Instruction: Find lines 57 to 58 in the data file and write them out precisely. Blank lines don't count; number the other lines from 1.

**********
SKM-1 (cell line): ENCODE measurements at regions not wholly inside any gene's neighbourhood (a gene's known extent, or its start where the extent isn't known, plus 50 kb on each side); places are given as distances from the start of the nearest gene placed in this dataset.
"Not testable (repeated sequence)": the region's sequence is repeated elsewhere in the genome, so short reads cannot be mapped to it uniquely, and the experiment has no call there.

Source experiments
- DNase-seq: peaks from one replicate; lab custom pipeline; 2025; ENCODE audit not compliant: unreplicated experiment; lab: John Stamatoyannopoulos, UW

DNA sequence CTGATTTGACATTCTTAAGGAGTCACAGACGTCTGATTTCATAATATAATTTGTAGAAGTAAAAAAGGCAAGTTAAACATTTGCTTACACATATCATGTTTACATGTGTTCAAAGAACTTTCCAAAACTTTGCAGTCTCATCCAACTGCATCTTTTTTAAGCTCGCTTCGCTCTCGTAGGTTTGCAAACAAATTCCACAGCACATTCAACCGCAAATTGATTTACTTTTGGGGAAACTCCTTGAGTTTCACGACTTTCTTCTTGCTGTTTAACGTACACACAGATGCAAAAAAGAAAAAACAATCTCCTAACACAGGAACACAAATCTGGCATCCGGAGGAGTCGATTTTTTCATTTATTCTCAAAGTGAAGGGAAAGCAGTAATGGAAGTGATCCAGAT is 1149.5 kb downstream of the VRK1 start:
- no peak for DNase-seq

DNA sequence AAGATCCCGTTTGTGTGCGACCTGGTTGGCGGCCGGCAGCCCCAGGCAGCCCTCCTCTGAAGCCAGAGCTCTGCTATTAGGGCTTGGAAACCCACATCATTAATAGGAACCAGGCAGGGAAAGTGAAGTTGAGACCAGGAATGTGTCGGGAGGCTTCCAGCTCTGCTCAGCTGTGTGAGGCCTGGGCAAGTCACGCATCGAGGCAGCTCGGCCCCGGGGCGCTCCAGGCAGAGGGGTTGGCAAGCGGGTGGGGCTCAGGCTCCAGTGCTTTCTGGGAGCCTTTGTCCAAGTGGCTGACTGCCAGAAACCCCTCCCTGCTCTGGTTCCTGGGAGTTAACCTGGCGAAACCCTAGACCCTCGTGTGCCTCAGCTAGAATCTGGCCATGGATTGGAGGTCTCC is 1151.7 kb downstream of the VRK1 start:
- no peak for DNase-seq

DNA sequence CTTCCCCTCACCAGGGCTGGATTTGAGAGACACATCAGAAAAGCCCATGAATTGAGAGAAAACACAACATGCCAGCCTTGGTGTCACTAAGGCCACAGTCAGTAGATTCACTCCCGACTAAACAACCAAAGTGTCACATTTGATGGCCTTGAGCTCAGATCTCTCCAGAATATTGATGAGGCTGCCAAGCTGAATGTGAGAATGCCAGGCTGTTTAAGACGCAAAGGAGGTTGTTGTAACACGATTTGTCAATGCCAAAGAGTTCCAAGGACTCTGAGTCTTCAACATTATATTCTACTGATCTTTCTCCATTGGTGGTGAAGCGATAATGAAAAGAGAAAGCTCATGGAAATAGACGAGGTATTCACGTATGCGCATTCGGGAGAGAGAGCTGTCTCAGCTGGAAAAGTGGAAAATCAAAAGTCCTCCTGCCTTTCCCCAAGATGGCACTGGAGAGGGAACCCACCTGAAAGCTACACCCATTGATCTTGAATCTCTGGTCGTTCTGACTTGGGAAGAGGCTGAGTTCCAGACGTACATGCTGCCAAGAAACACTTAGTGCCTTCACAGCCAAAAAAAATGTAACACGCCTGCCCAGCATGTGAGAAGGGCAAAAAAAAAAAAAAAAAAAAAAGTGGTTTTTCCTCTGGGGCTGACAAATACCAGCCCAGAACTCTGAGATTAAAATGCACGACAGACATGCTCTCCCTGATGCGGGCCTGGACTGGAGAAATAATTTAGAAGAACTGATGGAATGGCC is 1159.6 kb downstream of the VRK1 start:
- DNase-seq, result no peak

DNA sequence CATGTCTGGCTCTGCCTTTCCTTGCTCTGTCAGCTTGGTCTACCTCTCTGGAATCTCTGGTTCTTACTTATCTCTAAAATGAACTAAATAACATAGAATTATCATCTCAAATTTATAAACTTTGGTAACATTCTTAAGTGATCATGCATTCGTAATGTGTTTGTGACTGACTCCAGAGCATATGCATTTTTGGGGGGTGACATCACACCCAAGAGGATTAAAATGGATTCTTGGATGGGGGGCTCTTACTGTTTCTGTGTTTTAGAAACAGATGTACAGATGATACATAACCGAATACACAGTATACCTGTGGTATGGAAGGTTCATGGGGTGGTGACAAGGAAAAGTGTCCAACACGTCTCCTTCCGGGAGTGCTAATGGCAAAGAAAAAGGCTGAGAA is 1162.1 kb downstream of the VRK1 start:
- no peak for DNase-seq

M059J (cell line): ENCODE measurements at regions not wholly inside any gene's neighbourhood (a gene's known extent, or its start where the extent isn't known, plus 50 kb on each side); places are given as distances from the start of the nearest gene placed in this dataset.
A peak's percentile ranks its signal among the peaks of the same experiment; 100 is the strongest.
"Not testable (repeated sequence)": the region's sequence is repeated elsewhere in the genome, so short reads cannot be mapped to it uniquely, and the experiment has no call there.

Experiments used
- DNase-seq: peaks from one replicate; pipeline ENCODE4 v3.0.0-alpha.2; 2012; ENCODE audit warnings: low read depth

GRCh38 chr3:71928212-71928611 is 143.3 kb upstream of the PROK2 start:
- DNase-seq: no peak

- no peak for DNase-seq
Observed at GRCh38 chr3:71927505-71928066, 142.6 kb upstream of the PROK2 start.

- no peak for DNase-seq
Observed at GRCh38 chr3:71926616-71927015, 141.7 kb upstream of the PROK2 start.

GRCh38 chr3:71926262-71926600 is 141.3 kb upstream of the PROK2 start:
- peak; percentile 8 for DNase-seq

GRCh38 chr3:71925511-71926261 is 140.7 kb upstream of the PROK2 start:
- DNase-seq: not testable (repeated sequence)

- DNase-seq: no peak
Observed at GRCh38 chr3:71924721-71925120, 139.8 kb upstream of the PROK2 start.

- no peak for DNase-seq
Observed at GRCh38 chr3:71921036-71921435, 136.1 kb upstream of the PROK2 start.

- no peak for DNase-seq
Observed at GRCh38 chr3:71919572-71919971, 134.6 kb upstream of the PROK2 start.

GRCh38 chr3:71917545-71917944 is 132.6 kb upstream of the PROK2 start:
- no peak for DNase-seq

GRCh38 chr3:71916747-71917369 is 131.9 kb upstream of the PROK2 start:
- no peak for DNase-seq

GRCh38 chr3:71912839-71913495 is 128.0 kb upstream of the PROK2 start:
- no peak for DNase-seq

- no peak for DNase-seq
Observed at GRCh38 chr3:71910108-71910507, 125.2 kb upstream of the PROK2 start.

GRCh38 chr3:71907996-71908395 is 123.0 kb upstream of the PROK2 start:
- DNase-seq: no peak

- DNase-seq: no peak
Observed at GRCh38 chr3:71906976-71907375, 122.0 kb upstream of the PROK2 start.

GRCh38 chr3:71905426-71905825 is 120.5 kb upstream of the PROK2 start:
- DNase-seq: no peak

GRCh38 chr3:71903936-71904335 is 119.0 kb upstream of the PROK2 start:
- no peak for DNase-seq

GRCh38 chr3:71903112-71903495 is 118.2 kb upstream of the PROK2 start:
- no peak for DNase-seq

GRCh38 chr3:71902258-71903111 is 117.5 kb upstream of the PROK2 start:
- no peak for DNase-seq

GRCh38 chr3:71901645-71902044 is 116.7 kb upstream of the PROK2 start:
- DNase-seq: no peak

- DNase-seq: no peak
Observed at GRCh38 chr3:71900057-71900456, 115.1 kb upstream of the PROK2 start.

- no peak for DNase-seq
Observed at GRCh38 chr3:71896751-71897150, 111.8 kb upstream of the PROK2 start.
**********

Observed at GRCh38 chr3:71900057-71900456, 115.1 kb upstream of the PROK2 start.

- no peak for DNase-seq